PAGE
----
Financial Analysts study financial data and perform various research tasks to spot investment opportunities and analyze possible outcomes for business decisions. These professionals play an integral role in helping to create more informed investment strategies for their organization or its clients. To do so, Financial Analysts routinely perform tasks for their employer like studying current events and developments in the market, examining financial statements, and creating financial models that can anticipate future performance. They also may study macroeconomic trends or hone in on particular industries or sectors. Financial Analysts rely on their background in math, accounting, research, reporting, communication, critical thinking, and data analytics to perform these tasks.

Because of how valued they are by organizations, Financial Analysts often find employment with large corporations like insurance companies, security firms, investment banks, venture capital firms, or government agencies. They play an integral role in supporting an organization’s budgeting initiatives, as well as writing financial status reports and recommendations. Their process often involves steps such as collecting data, organizing information, performing data analysis on these numbers, providing projections or forecasts, offering recommendations, creating Excel models, presenting their findings to organizational stakeholders, and writing reports or dashboards to convey suggestions. Depending on their professional focus, Financial Analysts do extensive research on their organization’s buy-side and sell-side financial data. They often focus on either credit markets or equity markets.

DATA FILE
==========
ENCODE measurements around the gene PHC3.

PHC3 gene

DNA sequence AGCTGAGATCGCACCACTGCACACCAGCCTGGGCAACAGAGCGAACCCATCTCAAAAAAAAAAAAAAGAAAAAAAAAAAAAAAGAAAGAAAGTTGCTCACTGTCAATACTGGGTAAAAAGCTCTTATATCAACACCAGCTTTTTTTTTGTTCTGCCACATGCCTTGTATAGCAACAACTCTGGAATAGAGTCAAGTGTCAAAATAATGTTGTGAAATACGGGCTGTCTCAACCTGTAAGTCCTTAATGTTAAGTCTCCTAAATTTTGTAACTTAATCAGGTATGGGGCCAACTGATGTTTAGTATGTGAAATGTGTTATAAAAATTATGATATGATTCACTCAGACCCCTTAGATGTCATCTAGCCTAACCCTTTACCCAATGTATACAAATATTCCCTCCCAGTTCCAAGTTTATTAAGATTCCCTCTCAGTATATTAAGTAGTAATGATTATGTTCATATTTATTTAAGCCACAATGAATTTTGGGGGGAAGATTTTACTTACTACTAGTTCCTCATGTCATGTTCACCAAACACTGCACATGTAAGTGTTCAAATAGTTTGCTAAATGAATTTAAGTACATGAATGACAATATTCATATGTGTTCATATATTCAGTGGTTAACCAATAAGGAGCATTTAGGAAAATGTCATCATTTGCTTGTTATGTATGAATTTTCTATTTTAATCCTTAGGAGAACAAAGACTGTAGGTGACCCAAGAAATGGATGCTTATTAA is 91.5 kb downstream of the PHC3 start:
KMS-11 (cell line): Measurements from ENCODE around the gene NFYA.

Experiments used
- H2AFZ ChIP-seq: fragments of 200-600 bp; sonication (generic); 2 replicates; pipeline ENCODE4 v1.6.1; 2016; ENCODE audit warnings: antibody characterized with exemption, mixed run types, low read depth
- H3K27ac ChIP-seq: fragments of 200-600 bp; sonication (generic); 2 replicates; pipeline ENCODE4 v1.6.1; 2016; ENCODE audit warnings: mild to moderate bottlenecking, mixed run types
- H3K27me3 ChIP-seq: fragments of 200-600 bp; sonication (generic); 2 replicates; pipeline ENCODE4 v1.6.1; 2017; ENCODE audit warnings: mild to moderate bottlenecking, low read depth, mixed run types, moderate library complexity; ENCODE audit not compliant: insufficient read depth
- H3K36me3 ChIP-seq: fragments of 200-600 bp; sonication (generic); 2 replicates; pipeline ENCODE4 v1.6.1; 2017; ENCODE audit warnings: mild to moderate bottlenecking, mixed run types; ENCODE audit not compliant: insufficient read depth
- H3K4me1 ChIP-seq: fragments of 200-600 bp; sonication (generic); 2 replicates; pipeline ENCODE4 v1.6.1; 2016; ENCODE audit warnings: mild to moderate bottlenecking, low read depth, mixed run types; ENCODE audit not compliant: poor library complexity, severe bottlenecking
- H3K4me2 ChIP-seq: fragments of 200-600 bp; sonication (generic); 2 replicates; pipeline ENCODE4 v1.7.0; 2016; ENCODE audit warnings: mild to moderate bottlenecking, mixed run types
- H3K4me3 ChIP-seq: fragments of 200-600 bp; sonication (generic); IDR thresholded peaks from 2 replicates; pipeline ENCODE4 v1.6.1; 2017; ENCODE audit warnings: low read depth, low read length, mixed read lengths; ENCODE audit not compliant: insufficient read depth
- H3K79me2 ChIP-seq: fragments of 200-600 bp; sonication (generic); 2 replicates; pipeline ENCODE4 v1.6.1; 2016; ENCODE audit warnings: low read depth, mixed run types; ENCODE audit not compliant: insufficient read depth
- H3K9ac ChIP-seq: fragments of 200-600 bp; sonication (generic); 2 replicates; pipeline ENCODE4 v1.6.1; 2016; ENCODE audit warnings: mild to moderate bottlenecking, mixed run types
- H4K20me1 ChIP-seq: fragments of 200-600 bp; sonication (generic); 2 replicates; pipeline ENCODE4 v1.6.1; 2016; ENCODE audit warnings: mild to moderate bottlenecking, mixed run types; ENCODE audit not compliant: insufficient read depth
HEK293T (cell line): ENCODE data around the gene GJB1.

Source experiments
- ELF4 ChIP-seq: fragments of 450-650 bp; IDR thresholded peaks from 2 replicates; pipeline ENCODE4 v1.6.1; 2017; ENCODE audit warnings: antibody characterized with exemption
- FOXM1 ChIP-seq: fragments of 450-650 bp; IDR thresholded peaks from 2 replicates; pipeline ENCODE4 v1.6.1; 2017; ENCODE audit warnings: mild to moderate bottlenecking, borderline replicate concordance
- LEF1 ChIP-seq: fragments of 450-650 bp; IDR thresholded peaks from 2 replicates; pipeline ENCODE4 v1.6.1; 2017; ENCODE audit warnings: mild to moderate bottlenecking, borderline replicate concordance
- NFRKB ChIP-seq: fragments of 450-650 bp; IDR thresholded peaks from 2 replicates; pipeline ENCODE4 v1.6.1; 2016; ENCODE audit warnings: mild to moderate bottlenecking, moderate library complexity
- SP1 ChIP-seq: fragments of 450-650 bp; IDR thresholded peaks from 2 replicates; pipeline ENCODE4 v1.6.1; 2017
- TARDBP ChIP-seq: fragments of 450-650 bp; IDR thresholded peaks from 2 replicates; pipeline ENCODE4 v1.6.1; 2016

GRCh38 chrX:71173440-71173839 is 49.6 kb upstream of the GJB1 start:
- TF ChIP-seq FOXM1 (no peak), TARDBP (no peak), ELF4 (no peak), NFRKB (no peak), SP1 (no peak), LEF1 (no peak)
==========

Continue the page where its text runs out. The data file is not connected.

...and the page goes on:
Read more about what a Financial Analyst does

Careers Related to Financial Analytics

If you’re a Financial Analyst and interested in exploring other career options in finance, the following sections will explore some of the most popular jobs currently available.


Accountants help individuals or companies maintain their financial health. Some of these professionals work independently, whereas others join accounting firms. Within the field of accounting, there are many subsets. Corporate Accountants perform a range of financial processes to help their company operate smoothly. Private Accountants evaluate and update clients’ financial records to ensure that they’re adhering to the law and getting the most out of their investments.